When reading the other writing on the tube, Butterworth states she could make out the word “left” and maybe the first two digits of the coroner’s case number. Butterworth states she can make out the name of the decedent on the top of the envelope in People’s #6.

Butterworth now describes what she observed when she first opened the LAPD envelope and saw the old envelope for the first time. She noted that the package was torn. She described it as “ratty” and “torn” and recalls seeing the red part of the tube sticking out. By ratty, she meant not in mint condition.

When she first pulled out the tube from the envelope, she noticed that the label was a little worn and hard to read. Judge Perry asks the witness, “Otherwise the tube appeared to you to be intact?” The witness replies, “Yes.”

Butterworth then describes that she took a portion of one of the swabs, did an extraction, examined the cellular material using a microscope and then went on to DNA extraction.

Butterworth states there were two swabs inside the tube and they are physically attached to the cap and the cap screws into the tube. The swabs cannot move around inside the tube since because of being attached to the cap.

Butterworth found a DNA profile that was consistent with a mixture. There was a major female DNA profile on the swab that did not match the victim and there was a very minor partial extra alleles that were consistent with Rasmussen’s DNA profile. Butterworth knew Rasmussen’s DNA profile because she typed the coroner blood swatch.

Butterworth made comparisons (of this DNA profile) to other items collected at the scene that matched Rasmussen’s DNA profile. She prepared several reports detailing this analysis.

Butterworth then prepared a report on item 51, People’s 119. It’s the DNA report she prepared in June, 2009. This is the DNA sample that was obtained from Lazarus while she was in custody. Butterworth then compared Lazarus’ collected DNA to the “bite mark swab” and determined that they were a match. The combination of those 13 genetic markers “is expected to be found in 1 in 402 quadrillion unrelated individuals.” (That’s a 4 with 17 zeros.)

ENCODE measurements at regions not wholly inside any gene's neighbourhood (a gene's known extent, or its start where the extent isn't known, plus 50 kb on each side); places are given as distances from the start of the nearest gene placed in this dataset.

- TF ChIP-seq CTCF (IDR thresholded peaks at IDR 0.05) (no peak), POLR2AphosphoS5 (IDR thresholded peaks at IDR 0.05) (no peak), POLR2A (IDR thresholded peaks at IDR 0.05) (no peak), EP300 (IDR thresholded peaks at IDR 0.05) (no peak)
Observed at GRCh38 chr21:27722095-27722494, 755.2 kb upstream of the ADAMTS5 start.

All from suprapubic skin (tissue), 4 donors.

Butterworth also analyzed “brown speaker wire” and “white cord” (rope) collected at the crime scene. She tested the rope for blood and found it positive. DNA profiles found matched Sherri Rasmussen. In all the items she tested, the only item that had DNA other than the victim was item 30, the “bite mark swab.”

Direct ends and cross begins.

Butterworth indicates a specific date on her report, People’s number 117, September 19th, 2003 is the date the DNA analysis was originally requested by Robbery Homicide Cold Case Section.

This is the date that Robbery Homicide detectives submitted a request to a laboratory in general. She started working on the request in December, 2004. The request was sitting on another analysts’ desk and she volunteered to work on the request. On or about December 15th, 2004 she contacted the coroner’s office searching for the “bite mark swab” that was not in LAPD’s inventory.

It took a little over a month for her to receive the “bite mark swab” from the coroner’s office.

When she received the evidence envelope, Butterworth confirms that the original envelope was torn. Butterworth states that there is no seal on the cap of the tube. Overland asks her, “And all you have to do to open it up is just to unscrew the top or pull the top out; right?” Butterworth answers, “Correct.”

Cross is finished and redirect begins.

Butterworth states that when she opened the evidence, it looked like a “regular dry secretion swab.” It didn’t show any presence of mold or have any deterioration or color change on the swab.

When Butterworth looked at the cells on the swab under a microscope, she noted and evaluated quantity of “nucleated epithelial cells.” In the DNA profile obtained Butterworth states the profile was “robust.” She did not see any other DNA profile other than the major profile of the defendant and the minor profile of the victim.

Redirect ends and recross begins.

Butterworth states that the cells she found were skin cells. Those cells can be found on anything anyone touches.

Recross ends and redirect begins again.
Butterworth states that these nucleated epithelial cells can come from the mouth. There are large quantities lying in the mucous membranes of the body. Butterworth explains the difference between a mouth epithelial cell and a skin epithelial cell. In the skin cells, the nucleus is degraded and broken down. Those inside the mouth are much newer and they slough off more frequently. She describes them as the nucleus being more robust than what is a part of the top of the skin.

This is why when DNA is taken from someone, they take a swab from the inside of the mouth.

Redirect ends and there is no recross.

Presby informs the court there are no additional witnesses and they are going to work out some stipulations with counsel. Presby informs the court that although they do not concede the validity of the defense’s argument with respect to the suppression of the defendant’s statement, they are not going to seek to introduce that statement at the preliminary hearing.

This is it for December 9th, 2009. The hearing is continued on December 10th, 2009.